So, everything's big in the Olympics, right? From 6-foot-4 Michael Phelps and his 28 medals to the height of Simone Biles' tumbling passes — they're all big. Except this is a story about the little guys. Guys like Brian Gleason, vice president of a supplement company called Previnex.
The Challenges Of Rule 40
"We’re a small company, still fairly new, about two and a half, three years old," Gleason said.
So you can understand why, when five athletes sponsored by Previnex qualified for Rio, Gleason was pretty excited.
"I hadn’t done anything in the Olympic space yet, so I was not aware of Rule 40," he said. "Neither was our CEO."
Back in June, Gleason and his CEO were at a beach volleyball tournament in New York when an agent sat them down and explained the bad news.
"We were kind of like, ‘Woah, wait, what?’ You know, we had all these grand plans," Gleason said.
So what is this grand-plan-destroying Rule 40?
"Yeah, so Rule 40 is the IOC rule where brands that are not official sponsors, you’re not allowed to use any of the Olympic trademark words or phrases," Gleason explained. "You can’t say ‘Olympic.’ You can’t say ‘Olympian.’ You can’t say ‘Road to Rio.’"
Also "medals," "games," "performance," "victory" and ... "summer." Yes, the IOC has banned any commercial entity not one of its 11 official sponsors from mentioning "summer" during the Olympic blackout period, from a few days before the games until a few days after the closing ceremonies. Mention any of these words in ads or on social media and you just might receive a cease and desist letter from the USOC.
"I mean, it’s pretty extensive," Gleason said. "I was kind of surprised that we're not even allowed to, for instance, like retweet a tweet from Team USA."
After the initial shock wore off, Brian and his team sat down and tried to figure out ways to let people know about their five athletes in Rio, without mentioning their five athletes in Rio.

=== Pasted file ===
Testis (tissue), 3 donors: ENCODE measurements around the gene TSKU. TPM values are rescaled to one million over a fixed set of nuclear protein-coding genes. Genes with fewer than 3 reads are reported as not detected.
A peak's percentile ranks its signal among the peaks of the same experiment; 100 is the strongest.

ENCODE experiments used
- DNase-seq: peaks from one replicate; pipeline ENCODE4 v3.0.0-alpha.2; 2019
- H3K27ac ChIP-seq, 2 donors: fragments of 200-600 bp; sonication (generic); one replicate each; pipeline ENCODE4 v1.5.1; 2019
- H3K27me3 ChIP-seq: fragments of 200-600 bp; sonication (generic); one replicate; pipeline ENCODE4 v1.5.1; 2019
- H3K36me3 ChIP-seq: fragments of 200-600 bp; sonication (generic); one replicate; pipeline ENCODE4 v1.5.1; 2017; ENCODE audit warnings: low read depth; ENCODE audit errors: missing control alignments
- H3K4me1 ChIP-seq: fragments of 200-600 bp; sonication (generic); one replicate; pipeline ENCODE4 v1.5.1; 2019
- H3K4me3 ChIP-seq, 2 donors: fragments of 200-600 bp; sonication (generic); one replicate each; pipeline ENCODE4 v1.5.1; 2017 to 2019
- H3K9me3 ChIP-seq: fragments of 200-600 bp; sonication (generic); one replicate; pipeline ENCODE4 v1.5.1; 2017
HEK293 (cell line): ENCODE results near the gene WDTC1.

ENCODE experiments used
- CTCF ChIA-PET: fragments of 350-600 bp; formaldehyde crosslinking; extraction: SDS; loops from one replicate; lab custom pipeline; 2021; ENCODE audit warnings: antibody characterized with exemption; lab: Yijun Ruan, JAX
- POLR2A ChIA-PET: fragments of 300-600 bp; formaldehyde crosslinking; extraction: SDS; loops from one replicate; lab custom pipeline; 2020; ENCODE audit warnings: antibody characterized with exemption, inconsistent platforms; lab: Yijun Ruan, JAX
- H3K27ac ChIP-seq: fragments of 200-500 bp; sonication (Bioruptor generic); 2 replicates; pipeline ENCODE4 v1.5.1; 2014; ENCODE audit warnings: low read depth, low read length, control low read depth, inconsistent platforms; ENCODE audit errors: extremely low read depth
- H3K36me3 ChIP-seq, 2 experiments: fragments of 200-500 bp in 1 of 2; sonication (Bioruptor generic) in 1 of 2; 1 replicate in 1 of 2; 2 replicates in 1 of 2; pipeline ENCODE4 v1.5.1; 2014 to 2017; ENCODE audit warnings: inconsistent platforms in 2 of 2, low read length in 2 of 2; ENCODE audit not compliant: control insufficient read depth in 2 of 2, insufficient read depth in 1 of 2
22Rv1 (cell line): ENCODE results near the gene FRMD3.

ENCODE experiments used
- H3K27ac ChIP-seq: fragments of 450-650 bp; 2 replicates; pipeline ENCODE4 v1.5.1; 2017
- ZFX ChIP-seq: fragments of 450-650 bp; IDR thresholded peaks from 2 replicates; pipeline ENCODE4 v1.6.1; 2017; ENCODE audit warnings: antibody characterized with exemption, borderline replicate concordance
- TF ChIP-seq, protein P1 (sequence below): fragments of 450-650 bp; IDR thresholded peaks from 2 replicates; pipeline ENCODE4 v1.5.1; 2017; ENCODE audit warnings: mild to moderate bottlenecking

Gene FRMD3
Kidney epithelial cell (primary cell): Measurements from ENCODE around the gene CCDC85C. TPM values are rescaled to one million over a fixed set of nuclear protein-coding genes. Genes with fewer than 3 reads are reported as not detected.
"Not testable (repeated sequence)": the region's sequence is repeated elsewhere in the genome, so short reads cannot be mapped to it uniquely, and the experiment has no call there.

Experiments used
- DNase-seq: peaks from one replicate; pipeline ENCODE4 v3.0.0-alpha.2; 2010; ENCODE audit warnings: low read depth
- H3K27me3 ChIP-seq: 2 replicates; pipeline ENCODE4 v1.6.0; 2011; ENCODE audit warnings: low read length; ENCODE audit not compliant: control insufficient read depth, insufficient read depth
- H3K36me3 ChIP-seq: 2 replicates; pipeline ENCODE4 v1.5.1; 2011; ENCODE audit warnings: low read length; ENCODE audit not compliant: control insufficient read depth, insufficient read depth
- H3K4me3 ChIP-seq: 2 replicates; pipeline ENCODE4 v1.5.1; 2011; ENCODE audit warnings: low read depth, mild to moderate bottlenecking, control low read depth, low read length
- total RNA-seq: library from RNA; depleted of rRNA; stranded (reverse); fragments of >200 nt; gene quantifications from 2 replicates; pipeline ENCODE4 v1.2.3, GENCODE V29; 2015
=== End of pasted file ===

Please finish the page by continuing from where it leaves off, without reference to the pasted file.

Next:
"You know, we sent out a tweet that was, 'Wishing best of luck to unnamed volleyball player who will be playing at 1 p.m. in Brazil. Go get 'em, unnamed athlete,'" Gleason said.
This is pretty common. Ad executives at Ford reportedly brainstormed words they could use that weren't banned. They came up with "fit," "active" and "strong."
It hasn't always been like this. The rules used to be a lot more relaxed. And then...
Michael Johnson And The Golden Shoes
"Michael Johnson and the golden shoes created the rules that we have today. It really kind of changed the face of Olympic marketing at that point," said Joe Favorito, sports marketing consultant and professor at Columbia University.
Michael Johnson was the "it" athlete of the 1996 games in Atlanta. And he was signed by Nike. But Reebok was the official sponsor. So Nike came up with a plan centered around a pair of $30,000 racing spikes.
NBC ate it up — cutting from the obligatory Michael Johnson fluff piece to a live shot of those shoes at the starting line of the 400 meter final.
"Bright, bright shoes," Favorito said. "Not only that, there was an entire, kind of, guerrilla marketing plan that was built around it to drive attention to what they were doing without ever saying that Michael Johnson was participating in the Olympics and they were an Olympic sponsor."
Nike also gave fans free Nike flags that they could wave around for the cameras. Favorito says he thought the campaign was "brilliant." The IOC didn't agree — and neither did Reebok, the company that had paid for the official sponsorship.
"And now what I think you see is the IOC and the USOC taking even more steps to make sure that people really can’t do the guerrilla things that you could do before," Favorito said.